Independent 5th June 2011 more >>
The Green party said on Saturday the closure of nuclear reactors providing most of France’s power was a condition for forming a coalition with the Socialists, as a poll showed most French dislike nuclear power. With elections due in France in April, the support of the Greens, who won three percent of the vote in the 2007 elections, could prove valuable to the opposition Socialists as they bid to unseat President Nicolas Sarkozy and form a government.
Alert Net 4th June 2011 more >>
The Japanese utility battling to bring its radiation-spewing nuclear reactor under control says it is moving 1,500 more tons of radioactive water into temporary storage. Tokyo Electric Power Co. said Sunday that the move is critical to prevent the spilling of highly radioactive water into the ground and the sea. More than 100,000 tons of radioactive water have pooled beneath the troubled Fukushima Dai-ichi nuclear power plant in northeastern Japan. TEPCO has said the water could start overflowing about June 20 or possibly sooner with heavy rainfall.
Washington Post 5th June 2011 more >>
Tanks for storing radioactive water are on their way to the crippled nuclear power plant in north eastern Japan where reactor cores melted after the massive March 11 earthquake and tsunami. Tokyo Electric Power Co, the utility that operates the troubled Fukushima Dai-ichi plant, said two of the 370 tanks were due to arrive today. Each of the tanks can store either 100 tons or 120 tons of radioactive water. The tanks will continue arriving until August, and will store a total of 40,000 tons of radioactive water.
Wales Online 4th May 2011 more >>
The Japanese government has expressed regret for not disclosing some important results of the radiation monitoring conducted near the Fukushima Daiichi nuclear plant soon after the accident. The central and Fukushima prefectural governments collected the data to determine evacuation measures as well as food and water restrictions for residents. A reading on March 12th, one day after the massive earthquake and tsunami hit the plant, shows that radioactive tellurium was detected 7 kilometers away. Tellurium is produced during the melting of nuclear fuel. Three hours before the data was collected, the government expanded the radius of the evacuation area around the plant from 3 kilometers to 10 kilometers.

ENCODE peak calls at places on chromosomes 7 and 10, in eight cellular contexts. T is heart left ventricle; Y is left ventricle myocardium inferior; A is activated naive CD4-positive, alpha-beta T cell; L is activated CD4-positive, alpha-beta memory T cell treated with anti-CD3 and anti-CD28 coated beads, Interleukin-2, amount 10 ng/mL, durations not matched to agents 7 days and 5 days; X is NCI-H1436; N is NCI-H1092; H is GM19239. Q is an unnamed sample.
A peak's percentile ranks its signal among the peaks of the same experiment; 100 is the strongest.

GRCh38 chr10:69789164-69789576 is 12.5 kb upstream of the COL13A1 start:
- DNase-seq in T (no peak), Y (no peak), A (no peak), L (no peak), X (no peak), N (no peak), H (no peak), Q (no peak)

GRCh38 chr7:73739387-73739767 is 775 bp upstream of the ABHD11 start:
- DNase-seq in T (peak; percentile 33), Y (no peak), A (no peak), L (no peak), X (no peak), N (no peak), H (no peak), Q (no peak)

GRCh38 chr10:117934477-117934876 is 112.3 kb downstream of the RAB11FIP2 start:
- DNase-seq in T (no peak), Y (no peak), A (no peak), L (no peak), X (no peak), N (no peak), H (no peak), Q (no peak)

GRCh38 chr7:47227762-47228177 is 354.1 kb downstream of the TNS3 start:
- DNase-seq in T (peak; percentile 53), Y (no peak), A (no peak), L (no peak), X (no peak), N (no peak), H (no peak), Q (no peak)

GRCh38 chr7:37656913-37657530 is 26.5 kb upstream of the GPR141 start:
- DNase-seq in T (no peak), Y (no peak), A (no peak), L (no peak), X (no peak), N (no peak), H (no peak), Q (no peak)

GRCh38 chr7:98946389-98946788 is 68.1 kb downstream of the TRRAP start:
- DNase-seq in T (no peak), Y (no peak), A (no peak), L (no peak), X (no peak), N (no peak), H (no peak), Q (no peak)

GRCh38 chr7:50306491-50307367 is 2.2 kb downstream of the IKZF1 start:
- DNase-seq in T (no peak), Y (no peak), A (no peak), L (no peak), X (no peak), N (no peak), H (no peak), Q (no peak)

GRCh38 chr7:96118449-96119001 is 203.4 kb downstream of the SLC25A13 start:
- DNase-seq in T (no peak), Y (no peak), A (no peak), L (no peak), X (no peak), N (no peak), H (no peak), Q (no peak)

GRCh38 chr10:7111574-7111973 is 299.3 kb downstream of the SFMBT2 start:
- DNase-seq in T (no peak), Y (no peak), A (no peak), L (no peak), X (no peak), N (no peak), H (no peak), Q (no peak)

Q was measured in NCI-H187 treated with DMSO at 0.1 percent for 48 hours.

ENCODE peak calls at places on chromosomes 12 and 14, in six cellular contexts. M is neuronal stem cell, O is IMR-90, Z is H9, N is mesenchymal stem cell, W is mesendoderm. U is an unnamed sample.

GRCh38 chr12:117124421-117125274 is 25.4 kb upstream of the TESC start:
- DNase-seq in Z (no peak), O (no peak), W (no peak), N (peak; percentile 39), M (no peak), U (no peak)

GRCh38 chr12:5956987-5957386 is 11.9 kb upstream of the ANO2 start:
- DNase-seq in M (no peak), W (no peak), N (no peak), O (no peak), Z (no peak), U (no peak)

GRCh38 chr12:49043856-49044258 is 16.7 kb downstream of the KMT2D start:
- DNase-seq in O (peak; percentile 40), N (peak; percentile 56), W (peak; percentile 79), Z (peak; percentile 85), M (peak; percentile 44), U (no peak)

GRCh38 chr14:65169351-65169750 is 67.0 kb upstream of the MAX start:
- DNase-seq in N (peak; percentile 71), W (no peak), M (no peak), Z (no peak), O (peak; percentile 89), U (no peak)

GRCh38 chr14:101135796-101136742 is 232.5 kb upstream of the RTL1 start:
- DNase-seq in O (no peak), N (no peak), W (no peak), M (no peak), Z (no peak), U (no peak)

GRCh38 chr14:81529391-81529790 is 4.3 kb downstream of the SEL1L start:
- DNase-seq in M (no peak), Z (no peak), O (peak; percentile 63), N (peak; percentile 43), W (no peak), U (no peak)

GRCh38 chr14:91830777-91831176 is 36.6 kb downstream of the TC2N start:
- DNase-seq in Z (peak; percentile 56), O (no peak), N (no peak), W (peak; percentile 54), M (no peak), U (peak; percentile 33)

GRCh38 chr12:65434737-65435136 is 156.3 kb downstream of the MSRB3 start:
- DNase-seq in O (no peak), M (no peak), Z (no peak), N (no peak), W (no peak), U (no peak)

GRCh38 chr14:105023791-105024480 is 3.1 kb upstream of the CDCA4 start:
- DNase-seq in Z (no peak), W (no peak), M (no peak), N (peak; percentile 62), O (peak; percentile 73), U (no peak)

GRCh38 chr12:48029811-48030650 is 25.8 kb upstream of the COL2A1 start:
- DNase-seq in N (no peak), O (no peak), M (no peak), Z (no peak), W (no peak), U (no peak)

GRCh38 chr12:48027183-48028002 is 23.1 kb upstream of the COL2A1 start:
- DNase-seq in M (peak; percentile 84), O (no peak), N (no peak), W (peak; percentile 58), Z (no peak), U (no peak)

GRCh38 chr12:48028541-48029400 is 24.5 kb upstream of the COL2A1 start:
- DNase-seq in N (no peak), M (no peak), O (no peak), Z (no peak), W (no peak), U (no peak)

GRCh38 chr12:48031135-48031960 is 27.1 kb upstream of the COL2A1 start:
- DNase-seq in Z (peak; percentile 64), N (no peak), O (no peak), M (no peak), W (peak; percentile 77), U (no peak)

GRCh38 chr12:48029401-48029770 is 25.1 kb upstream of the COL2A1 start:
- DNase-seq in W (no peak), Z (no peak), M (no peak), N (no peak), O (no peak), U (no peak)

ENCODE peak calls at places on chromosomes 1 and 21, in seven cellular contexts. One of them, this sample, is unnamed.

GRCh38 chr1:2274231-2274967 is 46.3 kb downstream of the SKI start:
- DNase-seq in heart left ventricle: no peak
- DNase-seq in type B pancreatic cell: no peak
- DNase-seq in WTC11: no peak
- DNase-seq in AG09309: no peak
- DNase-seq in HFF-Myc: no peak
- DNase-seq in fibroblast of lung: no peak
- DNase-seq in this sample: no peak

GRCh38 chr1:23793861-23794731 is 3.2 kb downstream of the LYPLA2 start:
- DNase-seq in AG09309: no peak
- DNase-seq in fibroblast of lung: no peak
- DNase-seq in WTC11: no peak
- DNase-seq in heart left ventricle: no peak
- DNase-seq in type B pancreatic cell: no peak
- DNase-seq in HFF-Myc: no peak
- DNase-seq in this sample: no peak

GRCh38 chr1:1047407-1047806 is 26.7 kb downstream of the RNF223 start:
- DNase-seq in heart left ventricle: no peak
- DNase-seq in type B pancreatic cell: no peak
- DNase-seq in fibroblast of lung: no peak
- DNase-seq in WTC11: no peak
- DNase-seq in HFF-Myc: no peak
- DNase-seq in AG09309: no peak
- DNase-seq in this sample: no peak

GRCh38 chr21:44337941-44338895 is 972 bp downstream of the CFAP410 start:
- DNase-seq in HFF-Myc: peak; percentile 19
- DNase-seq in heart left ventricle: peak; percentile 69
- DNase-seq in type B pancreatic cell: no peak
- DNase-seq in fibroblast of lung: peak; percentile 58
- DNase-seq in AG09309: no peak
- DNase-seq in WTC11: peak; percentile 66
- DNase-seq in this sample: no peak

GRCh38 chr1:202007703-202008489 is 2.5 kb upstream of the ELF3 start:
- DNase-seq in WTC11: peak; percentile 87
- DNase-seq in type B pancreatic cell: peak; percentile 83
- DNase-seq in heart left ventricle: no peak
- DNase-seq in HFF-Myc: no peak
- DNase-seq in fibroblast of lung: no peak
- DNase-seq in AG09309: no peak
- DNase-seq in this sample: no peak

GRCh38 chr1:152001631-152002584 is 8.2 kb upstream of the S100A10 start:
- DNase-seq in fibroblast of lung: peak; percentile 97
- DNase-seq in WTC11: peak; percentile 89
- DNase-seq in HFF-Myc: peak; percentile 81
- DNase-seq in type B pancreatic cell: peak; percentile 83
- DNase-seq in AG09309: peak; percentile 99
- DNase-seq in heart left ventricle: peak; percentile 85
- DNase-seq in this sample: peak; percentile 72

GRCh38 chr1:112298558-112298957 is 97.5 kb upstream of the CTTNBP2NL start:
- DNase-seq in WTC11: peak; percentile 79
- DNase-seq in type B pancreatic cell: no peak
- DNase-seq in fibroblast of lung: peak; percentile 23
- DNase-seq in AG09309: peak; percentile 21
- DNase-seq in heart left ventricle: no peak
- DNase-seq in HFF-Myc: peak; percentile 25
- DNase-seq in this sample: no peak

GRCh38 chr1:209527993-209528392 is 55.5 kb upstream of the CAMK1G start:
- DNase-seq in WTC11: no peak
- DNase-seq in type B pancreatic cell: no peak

NHK 4th JUne 2011 more >>
You know that Fukushima reactors 1, 2 and 3 all melted down within hours of the Japanese earthquake. You also know that at least some of the subsequent explosions could have been caused by small-scale nuclear reactions called “prompt moderated criticalities”. But you might not know that nuclear reactions may still be ongoing. Specifically, it is well-known by nuclear scientists that the ratio of iodine 131 to cesium 137 tells a lot about when nuclear reactions have stopped.
Zero Hedge 4th June 2011 more >>
Washington’s Blog 3rd June 2011 more >>
Italy’s top appeals court gave the go-ahead for a referendum on nuclear power on Wednesday despite a government decision to temporarily freeze plans to return to nuclear following the disaster in Japan. Italians will vote on June 12 and 13 in the referendum, which if approved and if turnout is high enough would impose a permanent ban on nuclear power.
France24 1st June 2011 more >>
Interview with Dennis Kyne, 15-year U.S. Army Veteran serving in Operation Desert Shield and Operation Desert Storm, on depleted uranium.
You Tube Accessed 5th June 2011 more >>
This week’s Micro Power News is available including news of the Solar Trade Associations Alternative Solar Revolution Strategy; and plans for solar farms in Oxfordshire, Newport and Somerset.
Microgen Scotland 3rd June 2011 more >>